By Mike Whitney
When the book is finally closed on this week’s EU summit, it’ll be interesting to see what people remember the most. Will it be the proposed changes to the Lisbon Treaty, the new steps towards fiscal integration or the disgraceful behavior of David Cameron?
My money’s on Cameron. The UK’s brash Prime Minister did his level-best to derail the collective effort by– setting aside the interests of his country or those of crisis-stricken Europe–and acting as chief toady for the financial service industry. Cameron doesn’t even try to hide the fact that he is owned by big finance. The only thing he really cares about is sabotaging any attempt to regulate financial speculation. Here’s how he defended himself:
“What is on offer isn’t in Britain’s interests so I didn’t agree to it. Of course we want the eurozone countries to come together and to solve their problems. But we should only allow that to happen
inside the European Union treaties if there are proper protections for the single market and for other key British interests.”
Right. The PM was only fulfilling his patriotic duty, don’t you know. Only that’s not how everyone else saw it. They thought Cameron was just kowtowing to his own deep-pocket constituents. Here’s how French President Nicholas Sarkozy summed it up:
“Very simply, in order to accept the reform of the treaty, David Cameron asked for what we thought was unacceptable: a protocol to exonerate the UK from financial services regulation. We could not accept this as at least part of the problems [Europe is facing] came from this sector.”
Now Cameron will have to figure out a way to climb down from his hardline position or face further isolation from his trading partners in the EU block.
As for the summit itself, it was a typical euro-fiasco, long on grand proclamations and photo ops and short on meaningful reform. German Chancellor Angela Merkel has gotten it into her head, that all the eurozone’s problems can be traced to the wastrel spending habits of countries in the South. She has yet to consider that the capital flows that triggered the crisis all came from German, French and UK banks trying to make a buck on sovereign bonds that were just basis points above rock-solid German bund. The same phenom inflated the housing bubble in the US from 2001 to 2006. The $600 billion current account deficit kept capital flowing into Wall Street’s garbage assets (MBS, CDOs) while economists waved their hands overhead warning of an impending implosion. No one listened. The rest is history.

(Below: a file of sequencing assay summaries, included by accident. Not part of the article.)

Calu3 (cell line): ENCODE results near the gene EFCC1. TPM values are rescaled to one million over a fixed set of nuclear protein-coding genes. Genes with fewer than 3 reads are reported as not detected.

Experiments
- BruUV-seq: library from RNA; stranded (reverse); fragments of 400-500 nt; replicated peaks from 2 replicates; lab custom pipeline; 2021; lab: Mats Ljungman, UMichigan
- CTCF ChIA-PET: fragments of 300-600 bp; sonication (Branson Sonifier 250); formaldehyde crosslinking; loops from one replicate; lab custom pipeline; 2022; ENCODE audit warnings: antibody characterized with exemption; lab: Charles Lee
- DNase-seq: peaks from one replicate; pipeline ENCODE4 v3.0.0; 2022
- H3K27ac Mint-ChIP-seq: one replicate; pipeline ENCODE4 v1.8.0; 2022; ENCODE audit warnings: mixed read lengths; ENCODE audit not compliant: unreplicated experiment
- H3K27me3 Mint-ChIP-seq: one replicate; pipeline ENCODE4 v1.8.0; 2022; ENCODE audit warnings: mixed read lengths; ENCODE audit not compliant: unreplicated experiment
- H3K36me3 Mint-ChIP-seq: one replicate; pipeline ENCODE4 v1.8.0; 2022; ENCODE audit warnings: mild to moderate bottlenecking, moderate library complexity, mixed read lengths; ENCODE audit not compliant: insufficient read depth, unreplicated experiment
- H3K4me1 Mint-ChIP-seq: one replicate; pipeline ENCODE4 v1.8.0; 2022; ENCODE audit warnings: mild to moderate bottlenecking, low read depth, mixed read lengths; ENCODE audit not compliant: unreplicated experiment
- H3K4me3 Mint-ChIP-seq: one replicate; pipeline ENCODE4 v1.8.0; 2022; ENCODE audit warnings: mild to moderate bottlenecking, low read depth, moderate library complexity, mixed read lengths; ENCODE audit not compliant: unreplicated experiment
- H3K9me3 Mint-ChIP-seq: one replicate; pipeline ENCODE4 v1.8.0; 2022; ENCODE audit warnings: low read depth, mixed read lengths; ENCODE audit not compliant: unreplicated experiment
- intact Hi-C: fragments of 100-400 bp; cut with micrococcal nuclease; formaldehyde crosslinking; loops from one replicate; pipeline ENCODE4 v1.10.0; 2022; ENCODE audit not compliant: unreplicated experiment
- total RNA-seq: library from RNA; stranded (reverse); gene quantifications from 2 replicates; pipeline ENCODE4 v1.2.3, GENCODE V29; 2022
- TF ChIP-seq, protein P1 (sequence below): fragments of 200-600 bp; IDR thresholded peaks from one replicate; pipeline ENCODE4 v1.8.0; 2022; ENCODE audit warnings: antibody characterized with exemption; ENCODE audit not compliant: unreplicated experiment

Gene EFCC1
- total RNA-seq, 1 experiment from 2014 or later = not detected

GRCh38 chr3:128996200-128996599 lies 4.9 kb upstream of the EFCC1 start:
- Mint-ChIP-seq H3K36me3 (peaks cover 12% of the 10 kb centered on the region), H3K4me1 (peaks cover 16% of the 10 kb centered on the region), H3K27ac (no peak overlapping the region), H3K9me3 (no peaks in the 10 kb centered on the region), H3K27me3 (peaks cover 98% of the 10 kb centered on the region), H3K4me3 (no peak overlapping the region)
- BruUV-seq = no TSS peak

On Friday, stocks rose sharply indicating that investors take a generally positive view of the summit’s outcome. Unfortunately, we’ve seen this movie before. The surge usually lasts one-full trading session before the selloff begins. While the European Central Bank (ECB) did throw a lifeline to the banks by extending emergency loans for up to 3 years, by slashing interest rates, and by accepting any manner of dodgy collateral for loans; ECB chief Mario Draghi stopped short of backstopping sovereign debt or acting as lender of last resort. In fact, markets plunged yesterday after Draghi announced that he has no intention of keeping rates on sovereign debt low via quantitative easing.
“We have a treaty and Article 123 prohibits financing of governments. It embodies the best tradition of the Bundesbank. We shouldn’t try to circumvent the spirit of the treaty,” he said. He also shrugged off using the IMF as an instrument to conduct stealth QE. According to the Telegraph, Draghi said:
“Let us not forget that the ECB is not a member of the IMF. One cannot channel money in a way to circumvent the treaty provisions. If the IMF were to use this money to buy exclusively European bonds, we think is not compatible with the treaty.”
So, no lender of last resort, no QE, and no allowing the emergency fund (ESM) to be used as a bank. (which would maximize leverage) At the same time, member states are being asked to ratify changes to the existing treaty that would compromise their sovereignty if budget deficits exceed 5 percent of GDP. This is a rather clumsy and intrusive way of establishing a central fiscal authority. Merkel sees this kind of control over national budgets as the only way to avert another crisis in the future. Opposition to the plan is likely to be ferocious.
All in all, the summit was a spectacular waste of time barely confusing enough to send stocks on a one-day tear. Here’s how Reuter’s blogger Felix Salmon summarizes the 2 day confab:
“…it is now, officially, too late to save the Eurozone: the collapse of the entire edifice is now not a matter of if but rather of when….
The fundamental problem is that there isn’t enough money to go around. The current bailout fund, the European Financial Stability Facility, is barely big enough to cope with Greece; it doesn’t have a chance of being able to bail out a big economy like Italy or Spain….
And there’s more bad news, too. All of Europe’s hopes right now are being placed in something called the European Stability Mechanism — a permanent successor to the temporary EFSF…. (But) the European leaders seem determined, today, to prevent the ESM from operating as a bank at all. Which means it will never get the firepower it needs to be taken seriously….
It all adds up to one of the most disastrous summits imaginable….Europe’s leaders have set a course which leads directly to a gruesome global recession, before we’ve even recovered from the last one.” (“Europe’s Disastrous Summit”, Felix Salmon, Reuters)
Merkel and Sarkozy have cobbled together a needlessly punitive agreement that fails to address the fundamental issues that are tearing the eurozone apart. It’s only a matter of time before soaring bond yields and bank failures send them rushing back to the drawing board.